Cambridge Folk Festival never fails to mix older stars with emerging talent, and this can not be truer of Friday’s line up. In fact it’s the newer emerging stars which first capture my interest, with Ward Thomas clearly destined for bigger stages than the intimacy of the Den. The twins, Lizzy and Catherine make the offerings from their debut album From Where We Stand look effortless, fusing pop vibes with a country twang. With a resurrection of British artists creating country music, Ward Thomas create instantly catchy music, and the likes of Cartwheels and Push For The Stride are likely to propel them forward to greater recognition before the year is out.
At the other end of the spectrum Peggy Seeger returns to the festival after playing at the first festival some 51 years ago . She delivers a mix of soulful, heartfelt numbers such as of her late husbands (Ewan MacColl) First Time Ever I Saw Your Face. It’s hard to define how special this moment felt, the song acting as something as a ode to the pairs relationship, and the enormity of the song her wrote for her still standing the test of time. Elsewhere she is a equal mix of both humour and anger. Despite skipping I’m Gonna Be An Engineer her political nature runs through the set list, reminding the younger members of the audience where folk began.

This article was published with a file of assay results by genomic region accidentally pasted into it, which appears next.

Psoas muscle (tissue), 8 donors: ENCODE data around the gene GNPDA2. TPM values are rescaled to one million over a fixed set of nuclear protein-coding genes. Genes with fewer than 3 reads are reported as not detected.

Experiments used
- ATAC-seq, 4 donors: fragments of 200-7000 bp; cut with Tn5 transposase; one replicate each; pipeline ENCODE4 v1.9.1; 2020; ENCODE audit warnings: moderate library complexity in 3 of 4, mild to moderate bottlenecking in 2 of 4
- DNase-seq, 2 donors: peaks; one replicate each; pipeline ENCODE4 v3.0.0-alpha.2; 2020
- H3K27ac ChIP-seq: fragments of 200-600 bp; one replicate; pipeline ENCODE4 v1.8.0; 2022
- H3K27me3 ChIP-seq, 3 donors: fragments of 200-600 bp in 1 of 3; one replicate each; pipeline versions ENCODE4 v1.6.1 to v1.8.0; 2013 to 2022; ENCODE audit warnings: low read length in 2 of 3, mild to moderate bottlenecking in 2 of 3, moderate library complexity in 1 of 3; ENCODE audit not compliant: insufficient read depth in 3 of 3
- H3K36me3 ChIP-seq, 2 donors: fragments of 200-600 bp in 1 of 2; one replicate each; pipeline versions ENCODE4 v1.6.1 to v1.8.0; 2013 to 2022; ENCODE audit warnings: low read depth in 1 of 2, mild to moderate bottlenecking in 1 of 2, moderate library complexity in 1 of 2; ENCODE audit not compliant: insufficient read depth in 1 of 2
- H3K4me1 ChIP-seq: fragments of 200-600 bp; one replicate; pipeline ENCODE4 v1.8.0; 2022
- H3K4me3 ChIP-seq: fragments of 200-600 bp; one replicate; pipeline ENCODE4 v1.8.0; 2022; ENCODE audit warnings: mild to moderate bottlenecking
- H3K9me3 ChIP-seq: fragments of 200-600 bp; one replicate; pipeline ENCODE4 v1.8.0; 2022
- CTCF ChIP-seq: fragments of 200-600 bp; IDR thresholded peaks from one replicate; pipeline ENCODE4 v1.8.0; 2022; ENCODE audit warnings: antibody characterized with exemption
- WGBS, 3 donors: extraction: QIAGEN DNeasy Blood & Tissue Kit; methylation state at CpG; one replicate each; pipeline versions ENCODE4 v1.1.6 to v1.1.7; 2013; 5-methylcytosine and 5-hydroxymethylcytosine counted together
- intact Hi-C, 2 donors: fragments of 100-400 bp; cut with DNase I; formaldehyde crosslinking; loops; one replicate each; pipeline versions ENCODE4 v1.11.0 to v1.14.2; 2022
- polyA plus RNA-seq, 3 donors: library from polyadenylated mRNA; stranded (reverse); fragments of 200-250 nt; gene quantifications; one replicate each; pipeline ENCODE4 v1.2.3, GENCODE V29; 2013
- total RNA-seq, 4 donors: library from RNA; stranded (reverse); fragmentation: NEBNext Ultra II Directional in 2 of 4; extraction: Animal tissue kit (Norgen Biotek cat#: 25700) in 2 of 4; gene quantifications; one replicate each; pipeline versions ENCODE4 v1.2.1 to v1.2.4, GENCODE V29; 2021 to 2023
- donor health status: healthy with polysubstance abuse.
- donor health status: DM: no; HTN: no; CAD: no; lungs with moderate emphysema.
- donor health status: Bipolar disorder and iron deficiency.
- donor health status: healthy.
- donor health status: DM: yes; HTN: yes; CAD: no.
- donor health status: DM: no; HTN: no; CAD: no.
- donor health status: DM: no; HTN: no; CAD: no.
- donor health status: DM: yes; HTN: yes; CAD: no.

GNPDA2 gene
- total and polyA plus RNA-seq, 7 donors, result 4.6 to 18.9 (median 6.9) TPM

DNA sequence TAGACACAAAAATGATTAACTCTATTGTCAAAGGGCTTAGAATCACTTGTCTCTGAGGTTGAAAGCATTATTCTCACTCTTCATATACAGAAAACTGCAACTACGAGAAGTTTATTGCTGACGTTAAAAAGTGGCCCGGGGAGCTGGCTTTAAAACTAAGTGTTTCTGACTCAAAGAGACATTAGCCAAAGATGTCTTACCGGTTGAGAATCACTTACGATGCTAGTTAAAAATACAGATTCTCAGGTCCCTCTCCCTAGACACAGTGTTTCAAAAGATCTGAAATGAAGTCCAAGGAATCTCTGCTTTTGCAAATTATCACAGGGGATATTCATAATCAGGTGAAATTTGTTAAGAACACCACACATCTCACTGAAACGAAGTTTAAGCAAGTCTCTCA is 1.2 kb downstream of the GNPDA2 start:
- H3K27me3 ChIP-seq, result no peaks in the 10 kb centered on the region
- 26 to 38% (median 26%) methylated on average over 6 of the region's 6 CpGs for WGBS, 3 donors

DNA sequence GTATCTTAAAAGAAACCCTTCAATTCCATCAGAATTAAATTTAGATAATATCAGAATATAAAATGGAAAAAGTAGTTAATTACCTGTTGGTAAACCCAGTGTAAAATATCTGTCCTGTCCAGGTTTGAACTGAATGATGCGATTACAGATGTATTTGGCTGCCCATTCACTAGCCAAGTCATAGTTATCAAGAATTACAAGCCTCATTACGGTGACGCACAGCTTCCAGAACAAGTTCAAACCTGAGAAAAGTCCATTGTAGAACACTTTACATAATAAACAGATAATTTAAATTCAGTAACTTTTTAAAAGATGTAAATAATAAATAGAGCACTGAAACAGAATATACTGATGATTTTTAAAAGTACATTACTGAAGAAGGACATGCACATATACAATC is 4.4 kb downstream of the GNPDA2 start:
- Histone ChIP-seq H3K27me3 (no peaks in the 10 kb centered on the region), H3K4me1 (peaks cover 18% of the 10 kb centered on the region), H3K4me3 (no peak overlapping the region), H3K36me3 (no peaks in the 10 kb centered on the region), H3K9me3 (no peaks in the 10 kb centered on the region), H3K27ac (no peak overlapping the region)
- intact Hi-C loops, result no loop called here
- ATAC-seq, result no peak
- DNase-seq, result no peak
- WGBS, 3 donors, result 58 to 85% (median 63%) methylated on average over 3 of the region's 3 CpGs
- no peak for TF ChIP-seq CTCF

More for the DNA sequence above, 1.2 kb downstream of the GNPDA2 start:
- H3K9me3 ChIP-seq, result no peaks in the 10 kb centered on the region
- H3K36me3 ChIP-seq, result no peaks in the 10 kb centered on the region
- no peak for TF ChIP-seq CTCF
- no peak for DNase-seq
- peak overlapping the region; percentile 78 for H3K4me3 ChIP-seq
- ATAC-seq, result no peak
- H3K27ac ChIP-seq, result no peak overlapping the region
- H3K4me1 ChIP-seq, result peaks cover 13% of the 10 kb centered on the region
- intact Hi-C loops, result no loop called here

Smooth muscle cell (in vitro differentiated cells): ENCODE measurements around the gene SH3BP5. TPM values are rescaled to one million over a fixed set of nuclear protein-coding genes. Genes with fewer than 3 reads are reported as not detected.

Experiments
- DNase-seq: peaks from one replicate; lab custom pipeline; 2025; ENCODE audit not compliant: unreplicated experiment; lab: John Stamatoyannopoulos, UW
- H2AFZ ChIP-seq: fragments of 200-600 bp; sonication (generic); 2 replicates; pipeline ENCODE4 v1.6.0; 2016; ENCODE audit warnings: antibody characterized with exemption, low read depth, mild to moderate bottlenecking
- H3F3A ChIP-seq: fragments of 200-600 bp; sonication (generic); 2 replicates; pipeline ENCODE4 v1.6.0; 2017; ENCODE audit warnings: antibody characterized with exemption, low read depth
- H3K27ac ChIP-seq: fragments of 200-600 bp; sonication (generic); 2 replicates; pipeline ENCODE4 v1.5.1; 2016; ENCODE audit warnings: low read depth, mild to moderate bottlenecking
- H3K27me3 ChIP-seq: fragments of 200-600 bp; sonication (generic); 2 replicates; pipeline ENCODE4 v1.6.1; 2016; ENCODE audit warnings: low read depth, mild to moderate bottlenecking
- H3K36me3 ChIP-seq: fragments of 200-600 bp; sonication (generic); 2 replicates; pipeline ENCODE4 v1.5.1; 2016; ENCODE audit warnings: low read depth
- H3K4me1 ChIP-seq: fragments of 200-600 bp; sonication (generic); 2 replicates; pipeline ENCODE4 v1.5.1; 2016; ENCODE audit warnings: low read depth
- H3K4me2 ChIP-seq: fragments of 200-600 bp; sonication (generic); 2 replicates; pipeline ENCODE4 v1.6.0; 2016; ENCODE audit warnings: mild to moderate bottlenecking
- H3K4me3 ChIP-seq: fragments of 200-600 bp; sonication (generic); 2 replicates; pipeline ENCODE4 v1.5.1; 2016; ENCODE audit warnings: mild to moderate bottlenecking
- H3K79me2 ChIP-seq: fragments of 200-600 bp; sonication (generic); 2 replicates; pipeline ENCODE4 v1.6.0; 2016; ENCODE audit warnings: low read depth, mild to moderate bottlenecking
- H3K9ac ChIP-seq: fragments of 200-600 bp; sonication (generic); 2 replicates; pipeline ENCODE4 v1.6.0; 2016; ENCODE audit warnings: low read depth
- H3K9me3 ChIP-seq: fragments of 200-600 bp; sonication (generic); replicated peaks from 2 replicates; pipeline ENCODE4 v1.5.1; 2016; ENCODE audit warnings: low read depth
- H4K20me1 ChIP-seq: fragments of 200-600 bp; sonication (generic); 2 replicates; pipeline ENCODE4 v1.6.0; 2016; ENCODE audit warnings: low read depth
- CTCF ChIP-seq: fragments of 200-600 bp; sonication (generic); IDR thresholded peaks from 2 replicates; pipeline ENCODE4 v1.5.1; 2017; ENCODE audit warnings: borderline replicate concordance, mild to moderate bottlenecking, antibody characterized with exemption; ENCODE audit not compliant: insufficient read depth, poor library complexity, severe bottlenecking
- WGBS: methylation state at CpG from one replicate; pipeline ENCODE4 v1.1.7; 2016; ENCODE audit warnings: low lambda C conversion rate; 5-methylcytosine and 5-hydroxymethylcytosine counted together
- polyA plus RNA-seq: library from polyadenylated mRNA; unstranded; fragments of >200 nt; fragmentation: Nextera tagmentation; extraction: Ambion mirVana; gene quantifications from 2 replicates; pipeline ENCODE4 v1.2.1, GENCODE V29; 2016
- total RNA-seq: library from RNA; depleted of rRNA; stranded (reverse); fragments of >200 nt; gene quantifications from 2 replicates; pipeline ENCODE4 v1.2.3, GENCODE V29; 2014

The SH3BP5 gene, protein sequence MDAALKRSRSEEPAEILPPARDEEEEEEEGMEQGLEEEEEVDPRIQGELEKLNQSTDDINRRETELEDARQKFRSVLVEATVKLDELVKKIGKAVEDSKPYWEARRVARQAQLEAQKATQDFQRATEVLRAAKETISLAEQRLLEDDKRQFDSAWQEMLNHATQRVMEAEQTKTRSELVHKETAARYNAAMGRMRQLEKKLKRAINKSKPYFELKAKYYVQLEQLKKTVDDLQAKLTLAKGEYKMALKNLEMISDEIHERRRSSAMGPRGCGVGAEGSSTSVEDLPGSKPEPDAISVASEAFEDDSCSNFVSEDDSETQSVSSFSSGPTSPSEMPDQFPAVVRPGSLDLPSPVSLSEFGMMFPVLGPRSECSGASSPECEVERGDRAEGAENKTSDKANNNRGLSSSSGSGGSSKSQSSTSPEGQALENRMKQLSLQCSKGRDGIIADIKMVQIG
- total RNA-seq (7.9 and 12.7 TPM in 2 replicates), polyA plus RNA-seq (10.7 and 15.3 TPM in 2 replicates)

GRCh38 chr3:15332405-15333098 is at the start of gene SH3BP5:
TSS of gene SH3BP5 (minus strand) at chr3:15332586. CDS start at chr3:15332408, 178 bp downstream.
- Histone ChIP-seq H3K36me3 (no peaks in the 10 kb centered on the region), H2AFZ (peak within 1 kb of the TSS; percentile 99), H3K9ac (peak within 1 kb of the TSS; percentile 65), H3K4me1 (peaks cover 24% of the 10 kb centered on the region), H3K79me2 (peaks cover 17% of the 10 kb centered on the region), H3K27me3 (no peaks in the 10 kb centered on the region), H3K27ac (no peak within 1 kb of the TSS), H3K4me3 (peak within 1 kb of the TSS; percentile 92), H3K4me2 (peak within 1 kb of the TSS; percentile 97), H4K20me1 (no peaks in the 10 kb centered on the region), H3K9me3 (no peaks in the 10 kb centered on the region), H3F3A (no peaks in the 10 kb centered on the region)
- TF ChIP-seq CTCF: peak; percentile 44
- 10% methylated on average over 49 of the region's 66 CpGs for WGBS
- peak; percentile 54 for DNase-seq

Ditiching her Pistol Annies band mates, Angaleena Presley highlights she’s not just one third of a classic country supergroup, but a powerhouse of her own. Opening with the title track of her album American Middle Class she loses some of the sheen of the Pistol Annies, mixing in an Americana vibe. Whilst Knocked Up tips it a little closer to the bands sound, especially with it’s lyrical wry humour for me it’s the unreleased If You Bless My Heart, I’ll Smack Your Face, and the soulful Better Off Red which highlights Angaleena’s dexterity and passion. Not one to disappoint the Pistol Annies fans, there’s also a version of The Hunters Wife, which sees Angaleena ditch her band for a short while, to great effect.
Frank Turner follows Angaleena’s efforts on social commentaries, with Reasons Not To Be An Idiot and Photosynthesis offering wry looks at the modern age. Nevertheless for Turner it’s his version of the traditional Barbara Allen and his covers of Queen’s Somebody To Love which really win the crowd over. Combining energy and passion, Turner closes day one of the festival on the perfect note, reminding us all that folk music is about enjoyment and politics in equal measures.